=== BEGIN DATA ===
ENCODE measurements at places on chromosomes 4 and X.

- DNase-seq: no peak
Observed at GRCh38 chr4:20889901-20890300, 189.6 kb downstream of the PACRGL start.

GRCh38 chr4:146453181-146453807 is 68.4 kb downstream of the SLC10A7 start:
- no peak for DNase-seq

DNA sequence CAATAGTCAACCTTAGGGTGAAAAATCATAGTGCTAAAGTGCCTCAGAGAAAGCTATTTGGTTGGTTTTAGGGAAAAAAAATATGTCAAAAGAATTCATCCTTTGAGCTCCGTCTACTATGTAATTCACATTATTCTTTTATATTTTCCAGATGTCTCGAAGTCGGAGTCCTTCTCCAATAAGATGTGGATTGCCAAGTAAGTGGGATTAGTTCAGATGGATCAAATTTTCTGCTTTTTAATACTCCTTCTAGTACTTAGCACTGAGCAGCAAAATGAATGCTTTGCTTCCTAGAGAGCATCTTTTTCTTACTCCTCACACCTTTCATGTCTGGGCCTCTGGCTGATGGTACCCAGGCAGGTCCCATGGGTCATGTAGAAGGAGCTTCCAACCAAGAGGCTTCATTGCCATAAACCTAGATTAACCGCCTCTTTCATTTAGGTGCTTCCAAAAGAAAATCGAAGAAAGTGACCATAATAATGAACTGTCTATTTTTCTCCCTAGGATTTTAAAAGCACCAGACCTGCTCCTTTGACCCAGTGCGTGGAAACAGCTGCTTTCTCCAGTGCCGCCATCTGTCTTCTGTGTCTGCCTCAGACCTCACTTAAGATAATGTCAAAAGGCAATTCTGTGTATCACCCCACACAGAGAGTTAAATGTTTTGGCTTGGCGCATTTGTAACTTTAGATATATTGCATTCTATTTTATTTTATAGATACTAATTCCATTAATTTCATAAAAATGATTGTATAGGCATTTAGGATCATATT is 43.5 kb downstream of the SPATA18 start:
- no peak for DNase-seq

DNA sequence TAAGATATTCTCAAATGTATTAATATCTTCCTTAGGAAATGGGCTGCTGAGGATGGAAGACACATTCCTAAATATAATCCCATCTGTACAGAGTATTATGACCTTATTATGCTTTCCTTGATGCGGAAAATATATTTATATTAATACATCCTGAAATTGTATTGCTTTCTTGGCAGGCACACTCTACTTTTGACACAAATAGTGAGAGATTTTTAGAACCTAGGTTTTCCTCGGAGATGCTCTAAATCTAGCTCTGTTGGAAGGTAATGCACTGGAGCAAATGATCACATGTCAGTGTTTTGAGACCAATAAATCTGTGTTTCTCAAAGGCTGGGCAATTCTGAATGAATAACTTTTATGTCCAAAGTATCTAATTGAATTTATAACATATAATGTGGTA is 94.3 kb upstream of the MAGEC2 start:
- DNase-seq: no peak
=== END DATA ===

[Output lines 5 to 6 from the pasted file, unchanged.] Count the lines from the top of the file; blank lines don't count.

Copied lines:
- no peak for DNase-seq

DNA sequence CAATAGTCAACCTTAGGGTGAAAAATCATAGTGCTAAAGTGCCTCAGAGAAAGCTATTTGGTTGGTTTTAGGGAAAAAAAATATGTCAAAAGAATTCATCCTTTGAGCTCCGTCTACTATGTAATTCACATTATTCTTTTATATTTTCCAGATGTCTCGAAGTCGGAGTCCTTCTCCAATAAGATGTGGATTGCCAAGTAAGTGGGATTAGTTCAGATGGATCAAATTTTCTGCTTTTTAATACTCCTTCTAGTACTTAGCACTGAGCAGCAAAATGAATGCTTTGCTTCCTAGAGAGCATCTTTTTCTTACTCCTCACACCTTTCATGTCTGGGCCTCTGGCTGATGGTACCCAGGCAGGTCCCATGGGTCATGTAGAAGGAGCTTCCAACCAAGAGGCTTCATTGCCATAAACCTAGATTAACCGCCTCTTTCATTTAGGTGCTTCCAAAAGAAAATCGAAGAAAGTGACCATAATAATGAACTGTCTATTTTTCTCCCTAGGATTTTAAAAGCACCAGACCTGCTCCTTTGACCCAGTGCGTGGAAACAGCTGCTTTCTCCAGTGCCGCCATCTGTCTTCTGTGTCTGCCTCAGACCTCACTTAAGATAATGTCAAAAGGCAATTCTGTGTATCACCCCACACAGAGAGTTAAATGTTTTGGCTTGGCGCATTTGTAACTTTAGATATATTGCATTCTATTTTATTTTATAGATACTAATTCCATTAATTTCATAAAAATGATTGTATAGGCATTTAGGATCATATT is 43.5 kb downstream of the SPATA18 start: